The gardens were lovely and you could see spring just starting to emerge from its winter cocoon. The peonies and other flowers weren't blooming yet, but the verdant trees, bamboo and other shrubberies were thriving in the hazy spring sun. Lots of granite-colored volcanic-looking rocks were everywhere. Chinese gardens are extremely important symbolically and are intricately designed and planned -- the rocks symbolize mountains where there are no mountains. Lots of relaxing ponds, little bridges and ornate structures where high-ranking officials used to live.
Billions are being poured into China's infrastructure - power plants, roads, buildings - construction is going everywhere we went. The hi-tech electronic and component industries are booming. Foreign investment is huge. The middle-class is growing and spending and consuming (and there's still a one child per family law). According to what we're being told the crime rate is very low (many policemen don't carry guns) and lifespans are increasing because of improved health care (although it seems to be manditory for all men to smoke, like it's the 1950's in the U.S. And although there is no true democracy like we experience, it certainly ain't communism. The almost free market is thriving and only time will tell if it can be sustained.
However, we're not seeing the poorer farming communities (still the majority of China), where the horrid industrial machine's wake the world hasn't seem the likes of since the last industrial revolution occurs (India's part of this package too in there own right). We are seeing the smog though, and it makes places like Los Angeles pale by comparison. Our noses are dried out industrial wastelands.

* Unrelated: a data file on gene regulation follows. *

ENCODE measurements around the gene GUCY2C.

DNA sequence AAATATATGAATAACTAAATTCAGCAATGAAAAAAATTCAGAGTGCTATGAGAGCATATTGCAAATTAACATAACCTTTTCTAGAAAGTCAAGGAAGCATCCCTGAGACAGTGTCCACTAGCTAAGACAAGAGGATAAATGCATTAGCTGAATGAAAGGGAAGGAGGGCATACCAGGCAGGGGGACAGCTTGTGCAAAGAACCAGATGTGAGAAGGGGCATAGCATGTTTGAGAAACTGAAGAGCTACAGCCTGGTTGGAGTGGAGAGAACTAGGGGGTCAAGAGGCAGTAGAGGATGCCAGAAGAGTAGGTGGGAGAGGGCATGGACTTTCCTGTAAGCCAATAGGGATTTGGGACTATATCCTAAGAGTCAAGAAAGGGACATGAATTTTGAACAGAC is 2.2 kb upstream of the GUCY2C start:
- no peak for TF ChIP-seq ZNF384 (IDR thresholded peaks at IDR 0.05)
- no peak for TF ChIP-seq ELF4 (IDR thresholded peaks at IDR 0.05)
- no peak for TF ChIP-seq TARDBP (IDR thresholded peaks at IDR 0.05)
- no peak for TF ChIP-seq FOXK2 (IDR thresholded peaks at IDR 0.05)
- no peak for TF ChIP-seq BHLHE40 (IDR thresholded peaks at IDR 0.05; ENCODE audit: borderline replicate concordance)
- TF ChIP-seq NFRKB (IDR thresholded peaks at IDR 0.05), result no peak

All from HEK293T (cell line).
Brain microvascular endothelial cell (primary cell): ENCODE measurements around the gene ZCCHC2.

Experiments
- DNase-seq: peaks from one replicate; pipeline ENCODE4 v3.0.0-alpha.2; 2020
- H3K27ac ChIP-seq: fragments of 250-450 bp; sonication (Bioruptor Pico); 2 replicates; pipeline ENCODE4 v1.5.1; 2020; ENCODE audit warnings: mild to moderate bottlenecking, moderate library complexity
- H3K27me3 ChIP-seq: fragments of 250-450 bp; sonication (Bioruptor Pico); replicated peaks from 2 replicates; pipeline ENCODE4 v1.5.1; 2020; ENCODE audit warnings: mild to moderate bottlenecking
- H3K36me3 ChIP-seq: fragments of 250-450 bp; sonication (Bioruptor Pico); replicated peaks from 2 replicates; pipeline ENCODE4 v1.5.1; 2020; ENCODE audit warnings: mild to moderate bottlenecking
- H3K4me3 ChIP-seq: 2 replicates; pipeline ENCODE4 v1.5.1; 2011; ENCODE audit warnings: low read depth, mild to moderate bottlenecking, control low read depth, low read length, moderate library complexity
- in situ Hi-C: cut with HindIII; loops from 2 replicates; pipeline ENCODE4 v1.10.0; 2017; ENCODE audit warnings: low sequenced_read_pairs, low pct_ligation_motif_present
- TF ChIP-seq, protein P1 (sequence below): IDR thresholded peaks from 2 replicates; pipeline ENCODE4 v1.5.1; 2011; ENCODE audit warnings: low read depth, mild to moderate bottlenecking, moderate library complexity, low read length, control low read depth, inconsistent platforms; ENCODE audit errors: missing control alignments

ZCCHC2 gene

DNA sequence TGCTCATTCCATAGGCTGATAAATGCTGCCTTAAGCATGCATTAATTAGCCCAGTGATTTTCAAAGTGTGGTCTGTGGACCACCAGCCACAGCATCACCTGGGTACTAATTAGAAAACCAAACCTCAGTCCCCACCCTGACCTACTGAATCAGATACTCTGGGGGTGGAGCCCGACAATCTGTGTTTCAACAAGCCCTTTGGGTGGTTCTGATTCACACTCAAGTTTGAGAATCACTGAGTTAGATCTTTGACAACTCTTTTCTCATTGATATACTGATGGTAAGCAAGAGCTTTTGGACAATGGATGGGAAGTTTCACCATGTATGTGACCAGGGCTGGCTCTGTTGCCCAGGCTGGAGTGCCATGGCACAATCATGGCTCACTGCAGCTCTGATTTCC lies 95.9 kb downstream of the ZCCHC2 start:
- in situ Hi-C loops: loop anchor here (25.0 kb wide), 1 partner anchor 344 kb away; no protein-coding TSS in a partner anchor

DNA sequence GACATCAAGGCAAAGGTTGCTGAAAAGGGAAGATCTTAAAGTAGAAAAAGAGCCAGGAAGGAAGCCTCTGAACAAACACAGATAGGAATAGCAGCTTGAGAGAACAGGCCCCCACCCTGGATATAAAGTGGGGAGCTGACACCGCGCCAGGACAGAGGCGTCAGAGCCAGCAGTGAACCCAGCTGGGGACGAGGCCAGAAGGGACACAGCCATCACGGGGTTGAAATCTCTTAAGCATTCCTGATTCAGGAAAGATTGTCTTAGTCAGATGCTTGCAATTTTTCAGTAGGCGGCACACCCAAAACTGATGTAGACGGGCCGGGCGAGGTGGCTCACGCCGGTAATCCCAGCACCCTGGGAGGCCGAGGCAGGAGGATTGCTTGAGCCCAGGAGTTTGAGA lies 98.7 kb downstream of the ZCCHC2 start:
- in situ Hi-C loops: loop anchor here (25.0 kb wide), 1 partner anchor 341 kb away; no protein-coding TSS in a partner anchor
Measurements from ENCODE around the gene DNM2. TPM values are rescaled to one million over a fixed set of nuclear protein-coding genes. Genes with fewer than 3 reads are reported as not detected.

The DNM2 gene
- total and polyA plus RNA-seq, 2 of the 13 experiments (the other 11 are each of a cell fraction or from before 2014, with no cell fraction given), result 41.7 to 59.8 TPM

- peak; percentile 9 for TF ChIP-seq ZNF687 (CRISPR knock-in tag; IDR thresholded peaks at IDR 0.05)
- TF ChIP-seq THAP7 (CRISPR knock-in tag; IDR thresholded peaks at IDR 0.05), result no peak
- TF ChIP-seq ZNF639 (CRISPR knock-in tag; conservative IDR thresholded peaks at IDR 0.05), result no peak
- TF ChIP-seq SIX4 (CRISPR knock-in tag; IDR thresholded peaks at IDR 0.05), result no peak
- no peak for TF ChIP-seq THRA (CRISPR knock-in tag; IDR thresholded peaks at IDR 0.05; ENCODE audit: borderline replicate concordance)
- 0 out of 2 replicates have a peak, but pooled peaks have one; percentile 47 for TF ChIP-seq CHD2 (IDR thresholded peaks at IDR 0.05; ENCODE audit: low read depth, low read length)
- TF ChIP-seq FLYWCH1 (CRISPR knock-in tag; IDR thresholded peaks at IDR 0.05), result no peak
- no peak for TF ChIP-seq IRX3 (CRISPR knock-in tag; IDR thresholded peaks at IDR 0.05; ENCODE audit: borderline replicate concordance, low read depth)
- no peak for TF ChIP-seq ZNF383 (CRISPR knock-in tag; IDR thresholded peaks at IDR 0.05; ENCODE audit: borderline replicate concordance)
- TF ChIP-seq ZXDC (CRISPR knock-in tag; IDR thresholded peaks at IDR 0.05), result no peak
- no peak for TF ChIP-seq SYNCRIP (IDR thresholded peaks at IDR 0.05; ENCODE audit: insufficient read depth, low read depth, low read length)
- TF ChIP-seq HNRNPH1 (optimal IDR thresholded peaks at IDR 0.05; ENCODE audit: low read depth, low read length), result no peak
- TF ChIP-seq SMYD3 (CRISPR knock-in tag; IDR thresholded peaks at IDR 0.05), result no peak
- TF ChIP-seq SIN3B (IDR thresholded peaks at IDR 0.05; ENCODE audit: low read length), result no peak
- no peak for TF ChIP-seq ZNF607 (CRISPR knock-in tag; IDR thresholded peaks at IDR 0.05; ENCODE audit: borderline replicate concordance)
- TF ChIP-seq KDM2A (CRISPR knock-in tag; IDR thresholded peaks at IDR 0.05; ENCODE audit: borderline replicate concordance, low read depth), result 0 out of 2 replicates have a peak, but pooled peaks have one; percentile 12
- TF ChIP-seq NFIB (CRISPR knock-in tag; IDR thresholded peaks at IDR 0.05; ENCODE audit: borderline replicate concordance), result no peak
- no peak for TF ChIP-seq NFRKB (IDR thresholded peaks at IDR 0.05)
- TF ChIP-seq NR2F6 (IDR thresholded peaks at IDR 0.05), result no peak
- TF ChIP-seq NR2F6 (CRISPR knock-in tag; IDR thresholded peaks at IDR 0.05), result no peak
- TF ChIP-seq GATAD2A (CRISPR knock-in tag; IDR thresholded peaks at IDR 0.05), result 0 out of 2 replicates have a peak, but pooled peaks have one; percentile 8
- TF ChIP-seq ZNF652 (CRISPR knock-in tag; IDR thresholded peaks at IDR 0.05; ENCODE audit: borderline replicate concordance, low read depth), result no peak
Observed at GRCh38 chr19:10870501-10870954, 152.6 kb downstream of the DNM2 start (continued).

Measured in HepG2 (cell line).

Our trek continued in Hangzhou by traveling to the nearby mountains and a beautiful lake called West Lake (it's actually a large natural lagoon only six feet deep). It was a glorious day. Sunny and warm and the air quality was much better in the mountains.
We took cruise on an electric boat (no motorboats allowed and no fishing or swimming. Around us willows and sycamores stood proud in blankets of monkey grass while ancient pagodas rose high above the trees like graceful gods. We learned why the Long Bridge wasn't long and why the Broken Bridge wasn't broken and other tales of old. Chinese literature and storytelling go way back and are rich in myth and lore like the Native Americans and other ancient cultures around the world. We also saw the three large stone lanterns in the middle of the lake that are lit up with candles during the full moon festival in October.
Then we were off to the Lingyin Buddhist Temple. On the into the temple grounds we passed a handful of horridly deformed beggars. We were shocked because we hadn't seen folks like this on our trip up to that point. Our tour guide Frank told us that there really weren't homeless in China. Everyone was taken care of by their families and there were many government programs too. These "beggars" could take home more money than police officers.
The cliff Buddha carvings were amazing and over 1,000 years old. The temples themselves were very well kept and ornate and extended all the way up the mountain. Throngs of worshippers lit pungent incense sticks in flaming cauldrons and bowed repeatedly in silent prayer to multiple iterations of Buddha. The 64-foot wood carved Buddha glistened with color and reverence.
The next day was our final day and we were going to make the most of it! First stop was the Bund - the waterfront park along the Hangpu River. The view of the city on both sides of the river was spectacular even with the smog. We walked along the waterfront attacked on all sides by vendors, but it was a pleasant walk nonetheless. Amy bought a small panda kite (a series of cheap kites strung together) and wanted to fly it. As soon as we took it out of its bag, it immediately became an entangled mess. While I flew the three kites that weren't tangled up, Amy worked at untangling them. Within minutes a sweet teenage girl came over to help Amy. Then an old, practically toothless beggar women came over to help unsolicited, the same one who we did not give any money to just a few minutes before that. We didn't get the kite fixed, but we were thankful of their help and gave the old woman some help in return!